Kicking off the series on April 17 is Hector Galán’s “Children of Giant.” Sixty years after production began on George Stevens’ classic Giant, this new documentary returns to Marfa, Texas to explore how the groundbreaking film both reflected and transformed the lives of the town’s Anglo and Mexican-American residents. “Now en Español” (April 24) explores the ups and downs of being a Latina actress in Hollywood through the lives of the five women who dub “Desperate Housewives" into Spanish for American audiences — and whose real lives are often as dramatic and desperate as those of their onscreen counterparts. “El Poeta” (May 1) is a powerful and poignant profile of the renowned Mexican poet Javier Sicilia who ignited an international movement for peace after the brutal killing of his 24-year old son – collateral damage in a drug war that has left more than 100,000 dead or missing since 2006.
”The films in the new season of VOCES explore the ever-evolving relationship between Latino culture and the larger fabric of American society, from a classic movie set in remote Texas to modern day Hollywood to the frontlines of the drug war,” said LPB Executive Director and VOCES executive producer Sandie Viquez Pedlow. “The Latino American experience is so diverse and there are so many stories to tell. We’re delighted to play a part in bringing some of these stories to PBS through these remarkable films.”
“We’re delighted to partner once again with LPB to bring VOCES to PBS viewers,” said Donald Thoms, Vice President, General Audience Programming, PBS. “These remarkable documentaries showcase the rich mosaic of Latino culture and history, and are part of the PBS commitment to provide stories that reflect our nation’s diversity, and which contribute to greater understanding and appreciation of ourselves as Americans.”
The schedule has been updated to reflect current and upcoming air dates and is as follows:
Thursday, September 24, 2015 at 8pm and Friday, September 25, 2015 at 9am & 3pm on WORLD
“Children of Giant”
Producer/Director: Hector Galán
In the summer of 1955, it seemed as if all of Hollywood had descended on the dusty West Texas town of Marfa as production began on the highly anticipated movie Giant, starring Elizabeth Taylor, Rock Hudson, and James Dean. Based on Edna Ferber’s novel about three generations of a powerful ranching dynasty, Giant took an unflinching look at feminism and class divisions and was one of the first films to explore the racial divide between Anglos and Mexican Americans in the Southwest. Now, 60 years later, “Children of Giant” goes back to Marfa. The film combines interviews with the cast and crew of Giant with the recollections of residents who participated in and witnessed the making of the film, many of whose lives mirrored the controversial themes of the film.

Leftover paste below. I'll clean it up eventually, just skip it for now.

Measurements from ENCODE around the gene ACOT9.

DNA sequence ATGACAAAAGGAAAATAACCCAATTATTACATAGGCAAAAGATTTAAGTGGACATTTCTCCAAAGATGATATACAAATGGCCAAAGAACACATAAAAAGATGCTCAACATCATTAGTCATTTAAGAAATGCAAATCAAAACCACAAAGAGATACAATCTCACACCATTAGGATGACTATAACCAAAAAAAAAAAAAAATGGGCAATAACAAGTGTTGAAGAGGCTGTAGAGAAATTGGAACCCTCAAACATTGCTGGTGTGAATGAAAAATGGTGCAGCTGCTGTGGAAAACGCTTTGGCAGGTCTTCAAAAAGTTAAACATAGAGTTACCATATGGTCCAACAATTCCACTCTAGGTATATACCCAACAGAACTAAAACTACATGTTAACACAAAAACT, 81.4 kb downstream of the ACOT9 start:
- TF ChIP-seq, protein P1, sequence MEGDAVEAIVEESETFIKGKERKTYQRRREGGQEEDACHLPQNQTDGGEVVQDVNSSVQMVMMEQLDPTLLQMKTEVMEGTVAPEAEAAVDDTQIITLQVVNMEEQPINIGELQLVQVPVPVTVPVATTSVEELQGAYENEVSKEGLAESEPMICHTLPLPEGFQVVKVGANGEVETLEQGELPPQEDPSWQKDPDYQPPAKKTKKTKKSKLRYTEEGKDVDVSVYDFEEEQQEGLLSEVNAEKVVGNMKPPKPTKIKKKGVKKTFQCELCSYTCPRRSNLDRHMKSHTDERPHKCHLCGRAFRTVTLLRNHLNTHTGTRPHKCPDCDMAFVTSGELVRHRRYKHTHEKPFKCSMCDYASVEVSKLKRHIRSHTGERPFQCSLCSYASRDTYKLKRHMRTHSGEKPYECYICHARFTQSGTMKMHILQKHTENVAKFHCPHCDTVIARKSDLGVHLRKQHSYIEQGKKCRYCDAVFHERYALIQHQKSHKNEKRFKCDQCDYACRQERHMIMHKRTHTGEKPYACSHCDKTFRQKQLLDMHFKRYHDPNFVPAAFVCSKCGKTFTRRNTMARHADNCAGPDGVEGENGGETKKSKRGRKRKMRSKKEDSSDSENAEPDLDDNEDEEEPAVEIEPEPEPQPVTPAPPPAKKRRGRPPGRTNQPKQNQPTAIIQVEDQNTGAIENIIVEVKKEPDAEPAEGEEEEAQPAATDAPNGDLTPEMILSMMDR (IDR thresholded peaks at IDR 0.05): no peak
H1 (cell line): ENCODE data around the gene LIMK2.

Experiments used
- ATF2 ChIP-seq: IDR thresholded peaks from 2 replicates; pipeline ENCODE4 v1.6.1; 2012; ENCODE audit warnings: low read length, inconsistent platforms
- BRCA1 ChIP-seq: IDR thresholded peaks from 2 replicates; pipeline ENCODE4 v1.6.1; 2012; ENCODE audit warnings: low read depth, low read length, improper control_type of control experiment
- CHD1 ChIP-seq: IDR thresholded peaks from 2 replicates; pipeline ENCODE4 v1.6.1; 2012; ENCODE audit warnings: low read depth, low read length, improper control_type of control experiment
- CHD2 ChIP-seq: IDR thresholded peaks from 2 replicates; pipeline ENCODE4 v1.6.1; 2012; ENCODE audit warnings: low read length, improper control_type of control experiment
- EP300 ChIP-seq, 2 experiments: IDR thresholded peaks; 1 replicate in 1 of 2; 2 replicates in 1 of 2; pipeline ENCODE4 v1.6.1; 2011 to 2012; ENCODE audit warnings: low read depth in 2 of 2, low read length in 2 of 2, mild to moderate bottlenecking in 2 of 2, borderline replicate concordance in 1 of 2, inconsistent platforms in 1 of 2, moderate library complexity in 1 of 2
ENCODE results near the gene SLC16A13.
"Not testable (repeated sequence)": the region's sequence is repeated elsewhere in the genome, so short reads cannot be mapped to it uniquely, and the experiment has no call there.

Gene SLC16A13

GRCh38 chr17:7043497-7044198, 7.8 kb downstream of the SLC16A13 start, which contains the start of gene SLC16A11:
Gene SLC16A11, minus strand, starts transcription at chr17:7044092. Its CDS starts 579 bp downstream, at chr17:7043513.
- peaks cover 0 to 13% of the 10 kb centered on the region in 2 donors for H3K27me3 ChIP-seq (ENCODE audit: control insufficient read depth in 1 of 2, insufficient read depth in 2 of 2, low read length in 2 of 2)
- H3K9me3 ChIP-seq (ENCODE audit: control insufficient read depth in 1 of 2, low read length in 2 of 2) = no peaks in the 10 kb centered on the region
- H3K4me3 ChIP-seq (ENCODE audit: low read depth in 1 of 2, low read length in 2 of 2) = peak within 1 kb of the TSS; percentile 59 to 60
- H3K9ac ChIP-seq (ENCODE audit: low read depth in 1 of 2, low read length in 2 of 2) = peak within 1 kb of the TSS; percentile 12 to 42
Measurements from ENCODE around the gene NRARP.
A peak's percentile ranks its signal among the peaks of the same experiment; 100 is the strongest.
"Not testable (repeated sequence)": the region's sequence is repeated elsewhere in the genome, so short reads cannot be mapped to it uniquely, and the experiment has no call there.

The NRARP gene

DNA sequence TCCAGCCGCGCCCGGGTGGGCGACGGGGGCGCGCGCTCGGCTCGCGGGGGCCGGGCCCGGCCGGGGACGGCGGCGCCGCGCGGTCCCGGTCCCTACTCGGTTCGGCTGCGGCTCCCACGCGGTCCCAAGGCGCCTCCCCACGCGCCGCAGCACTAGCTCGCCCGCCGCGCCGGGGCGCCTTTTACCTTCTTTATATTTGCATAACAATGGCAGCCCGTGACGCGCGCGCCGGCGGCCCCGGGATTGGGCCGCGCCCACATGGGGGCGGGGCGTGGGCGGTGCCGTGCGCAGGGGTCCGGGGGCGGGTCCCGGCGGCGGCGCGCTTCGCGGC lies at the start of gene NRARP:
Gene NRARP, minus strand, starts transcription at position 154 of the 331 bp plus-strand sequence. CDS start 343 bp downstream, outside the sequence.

Friday, September 25, 2015 at 8pm and Saturday, September 26, 2015 at 9am & 3pm
“Now en Español”
Producer/Director: Andrea Meller
A fascinating look at a rarely seen side of Hollywood, “Now en Español” follows the trials and travails of five hard-working Latina actresses who dub “Desperate Housewives” for Spanish language audiences in the U.S. With real lives that are often as dramatic and desperate as those of their onscreen counterparts, the five dynamic women featured struggle to pursue their Hollywood dreams while balancing the responsibilities of paying rent and raising children. The film chronicles their lives as they audition for parts and work in the dubbing studio while striving for a career that offers more prominent — and on-screen roles.
Friday, September 25, 2015 at 9pm and Saturday, September 26, 2015 at 10am & 4pm
Producers/Directors: Katie Galloway and Kelly Duane de la Vega
Both heartbreaking and inspiring, “El Poeta” tells the story of renowned Mexican poet Javier Sicilia, who ignited mass protests and an ongoing international movement for peace after the brutal killing of his 24-year-old son Juan Francisco – collateral damage in a drug war that has left more than 100,000 dead or missing since 2006. Filmed over the course of three years, the film follows the journey of Sicilia and his movement as they make their way from Mexico’s most embattled cities – Juarez, Chihuahua, Durango and others – to the U.S., urging American citizens and lawmakers to share in the responsibility for the violence. “El Poeta” transforms the hard news story of drugs, murder, and corruption into a deeply personal examination of the impact of the ultimate loss on the human psyche – as well as the power of righteous protest.